Start as you mean to go on; for lightweight women Julia Edward and Sophie MacKenzie it'd be hard to find a more appropriate motto.
The pair had their first event as a lightweight double sculls combination at the world championships in Amsterdam and won the gold medal. Just like that. Talk about a perfect mesh on seriously limited preparation.
The women also won the gold in a world-best time of 6min 48.560s, heading home Canada's Lindsay Jennerich and Patricia Obee by fractionally under two seconds on the Bosbaan.
Arms were flung in the air, you'd suspect at least partly at the sheer unexpectedness of the victory.
That came shortly after the champion men's pair Eric Murray and Hamish Bond reinforced their claims to be the sport's supreme crew with their 19th straight world cup, Olympic or world championship victory. Unbeaten since the start of 2009, they were the banker among Rowing New Zealand officials' medal ambitions and showed why.
But the women's is a cracking story.
Edward, who has won eight of her nine races this year in either a single seat or a double, was to team up with Lucy Strack this year. However Strack pulled out after the opening world cup regatta in Sydney in March.
So Rotorua 23-year-old Edward went solo in the non-Olympic lightweight single and was untouchable through the second and third world cups in France and Switzerland.
MacKenzie, who won the under-23 women's double title with Zoe McBride in Italy at the end of July, was drafted in for the worlds to dramatic effect.
"I actually couldn't believe it crossing the line," Edward said. "It's been a dream."
Which could not be said for Murray and Bond, who simply keep raising the bar.
In fact the British pair of Matt Langridge and James Foad did better than most in crossing just 4s back for silver, with South Africans Vincent Breet and Shaun Keeling taking bronze.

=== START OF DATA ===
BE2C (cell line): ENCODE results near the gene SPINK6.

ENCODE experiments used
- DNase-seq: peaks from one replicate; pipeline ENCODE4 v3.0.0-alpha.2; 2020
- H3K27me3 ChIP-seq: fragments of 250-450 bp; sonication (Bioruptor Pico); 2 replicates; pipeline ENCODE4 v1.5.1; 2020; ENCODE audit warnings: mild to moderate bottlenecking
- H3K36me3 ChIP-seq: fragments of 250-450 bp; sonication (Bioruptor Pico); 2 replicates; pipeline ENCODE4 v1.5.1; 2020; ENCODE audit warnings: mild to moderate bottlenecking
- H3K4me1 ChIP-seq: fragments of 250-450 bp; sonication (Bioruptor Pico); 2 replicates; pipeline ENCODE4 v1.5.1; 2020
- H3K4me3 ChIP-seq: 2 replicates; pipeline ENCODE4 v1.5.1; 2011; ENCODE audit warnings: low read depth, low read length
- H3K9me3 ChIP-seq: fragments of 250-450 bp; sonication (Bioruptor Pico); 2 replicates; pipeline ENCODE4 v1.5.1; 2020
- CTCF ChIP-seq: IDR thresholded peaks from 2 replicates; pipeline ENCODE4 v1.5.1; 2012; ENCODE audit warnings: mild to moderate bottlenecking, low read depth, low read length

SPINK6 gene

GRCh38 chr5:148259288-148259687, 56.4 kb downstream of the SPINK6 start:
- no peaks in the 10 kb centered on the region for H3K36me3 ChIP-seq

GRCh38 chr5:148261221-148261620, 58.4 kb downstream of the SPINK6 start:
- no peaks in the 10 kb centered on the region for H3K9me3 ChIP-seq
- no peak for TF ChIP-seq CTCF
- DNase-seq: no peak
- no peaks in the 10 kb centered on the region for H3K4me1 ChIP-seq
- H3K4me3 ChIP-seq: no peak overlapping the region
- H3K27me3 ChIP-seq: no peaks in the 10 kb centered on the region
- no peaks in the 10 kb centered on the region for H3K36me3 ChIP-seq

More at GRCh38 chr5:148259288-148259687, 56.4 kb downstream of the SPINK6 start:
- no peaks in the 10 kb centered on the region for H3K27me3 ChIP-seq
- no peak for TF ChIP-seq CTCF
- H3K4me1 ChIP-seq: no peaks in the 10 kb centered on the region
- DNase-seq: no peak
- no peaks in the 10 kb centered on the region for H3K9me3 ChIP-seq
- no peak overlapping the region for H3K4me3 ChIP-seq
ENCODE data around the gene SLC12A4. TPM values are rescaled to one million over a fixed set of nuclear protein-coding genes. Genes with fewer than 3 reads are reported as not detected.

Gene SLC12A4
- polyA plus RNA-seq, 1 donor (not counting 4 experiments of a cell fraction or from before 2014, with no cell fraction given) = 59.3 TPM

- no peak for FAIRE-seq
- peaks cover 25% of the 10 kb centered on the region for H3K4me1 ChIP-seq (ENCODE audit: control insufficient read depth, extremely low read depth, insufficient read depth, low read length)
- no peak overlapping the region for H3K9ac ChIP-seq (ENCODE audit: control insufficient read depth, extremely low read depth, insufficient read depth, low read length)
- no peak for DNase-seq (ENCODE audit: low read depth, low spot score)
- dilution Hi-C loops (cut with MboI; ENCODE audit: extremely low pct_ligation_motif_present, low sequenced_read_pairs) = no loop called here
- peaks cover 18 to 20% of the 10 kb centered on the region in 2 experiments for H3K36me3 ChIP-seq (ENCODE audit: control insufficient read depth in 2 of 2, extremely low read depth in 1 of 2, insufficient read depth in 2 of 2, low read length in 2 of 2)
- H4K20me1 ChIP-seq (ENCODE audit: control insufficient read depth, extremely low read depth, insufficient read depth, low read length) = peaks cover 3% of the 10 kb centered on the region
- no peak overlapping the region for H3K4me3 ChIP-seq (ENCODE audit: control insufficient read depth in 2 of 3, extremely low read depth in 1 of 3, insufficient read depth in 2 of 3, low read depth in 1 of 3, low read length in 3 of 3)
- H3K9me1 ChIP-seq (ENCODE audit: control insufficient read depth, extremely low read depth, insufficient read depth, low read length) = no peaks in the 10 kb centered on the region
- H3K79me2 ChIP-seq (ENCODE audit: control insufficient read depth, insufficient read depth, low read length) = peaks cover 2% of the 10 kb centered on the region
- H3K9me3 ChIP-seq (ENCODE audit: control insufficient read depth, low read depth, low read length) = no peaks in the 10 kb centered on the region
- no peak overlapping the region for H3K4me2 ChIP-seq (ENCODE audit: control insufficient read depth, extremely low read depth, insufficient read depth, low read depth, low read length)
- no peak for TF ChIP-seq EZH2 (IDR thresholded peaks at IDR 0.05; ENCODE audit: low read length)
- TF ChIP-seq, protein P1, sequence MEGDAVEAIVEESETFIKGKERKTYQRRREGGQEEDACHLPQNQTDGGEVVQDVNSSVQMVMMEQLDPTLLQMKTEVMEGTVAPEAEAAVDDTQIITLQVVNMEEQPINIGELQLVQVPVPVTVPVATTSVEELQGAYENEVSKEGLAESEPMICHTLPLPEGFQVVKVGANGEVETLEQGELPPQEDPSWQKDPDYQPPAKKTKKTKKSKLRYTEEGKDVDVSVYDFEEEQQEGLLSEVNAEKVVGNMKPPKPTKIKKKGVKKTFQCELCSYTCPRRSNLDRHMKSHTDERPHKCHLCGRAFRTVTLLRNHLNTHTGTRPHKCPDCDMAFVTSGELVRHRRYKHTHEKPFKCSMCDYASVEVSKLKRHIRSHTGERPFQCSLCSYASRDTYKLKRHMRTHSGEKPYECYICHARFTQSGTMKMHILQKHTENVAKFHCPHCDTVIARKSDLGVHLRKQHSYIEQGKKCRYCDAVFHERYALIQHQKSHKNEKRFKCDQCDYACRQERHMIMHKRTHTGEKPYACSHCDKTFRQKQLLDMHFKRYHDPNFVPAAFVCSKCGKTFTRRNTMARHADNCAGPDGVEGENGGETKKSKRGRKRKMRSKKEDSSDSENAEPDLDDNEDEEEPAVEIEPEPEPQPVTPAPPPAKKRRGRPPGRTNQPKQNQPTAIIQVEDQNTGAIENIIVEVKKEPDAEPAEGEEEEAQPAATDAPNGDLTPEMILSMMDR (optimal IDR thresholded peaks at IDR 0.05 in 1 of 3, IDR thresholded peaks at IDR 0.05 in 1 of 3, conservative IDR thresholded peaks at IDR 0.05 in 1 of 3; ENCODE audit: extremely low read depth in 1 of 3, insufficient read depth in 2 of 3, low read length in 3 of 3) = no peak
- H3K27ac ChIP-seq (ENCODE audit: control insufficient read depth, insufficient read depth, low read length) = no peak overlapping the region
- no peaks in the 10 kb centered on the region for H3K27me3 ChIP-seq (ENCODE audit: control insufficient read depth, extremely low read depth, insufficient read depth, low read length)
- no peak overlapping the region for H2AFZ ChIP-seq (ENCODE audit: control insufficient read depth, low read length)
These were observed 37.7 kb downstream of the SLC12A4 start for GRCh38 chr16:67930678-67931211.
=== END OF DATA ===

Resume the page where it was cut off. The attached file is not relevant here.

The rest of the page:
A day earlier, Murray and Bond had won the non-Olympic coxed pair title, with cox Caleb Shepherd.
Their combination of supreme fitness, precision of stroke and absolute certainty in going about their business has made them the benchmark.
It is 13 years since the coxed and coxless pair double win has been completed, by the legendary British duo of Matthew Pinsent and James Cracknell.
Murray suggested yesterday they would not attempt the double next year at Aiguebelette, France.
"We wanted to challenge ourselves beyond the usual three races in a week," Murray said.
"It was something different to focus on midway through the Olympic cycle to break it up a bit. It was fun for this week."
Still you would bet against the pair's ability to pull it off at your considerable peril.
Women's pair Rebecca Scown and Louise Trappitt, who have had an up-and-down year, ended it with a satisfying bronze, behind Britain's Olympic champions Heather Stanning and Helen Glover, and the United States.
There was also gold in another non-Olympic class, the women's four, for Kelsey Bevan, Grace Prendergast, Kayla Pratt and Kerri Gowler.
The luckless women's quad finished fifth, shunted out of their initial lane because of a change in wind direction into the far less favourable lane five.
New Zealand had four A finals to come early today, including single scullers Mahe Drysdale and Emma Twigg.
On golden pond
*Julia Edward's victory in the lightweight double with Sophie MacKenzie was her eighth win in nine races, single or double, on the elite circuit this year.
*Hamish Bond and Eric Murray have now won six world titles as a combination and the coxless pair victory yesterday was their 56th successive win since the start of the 2009 season.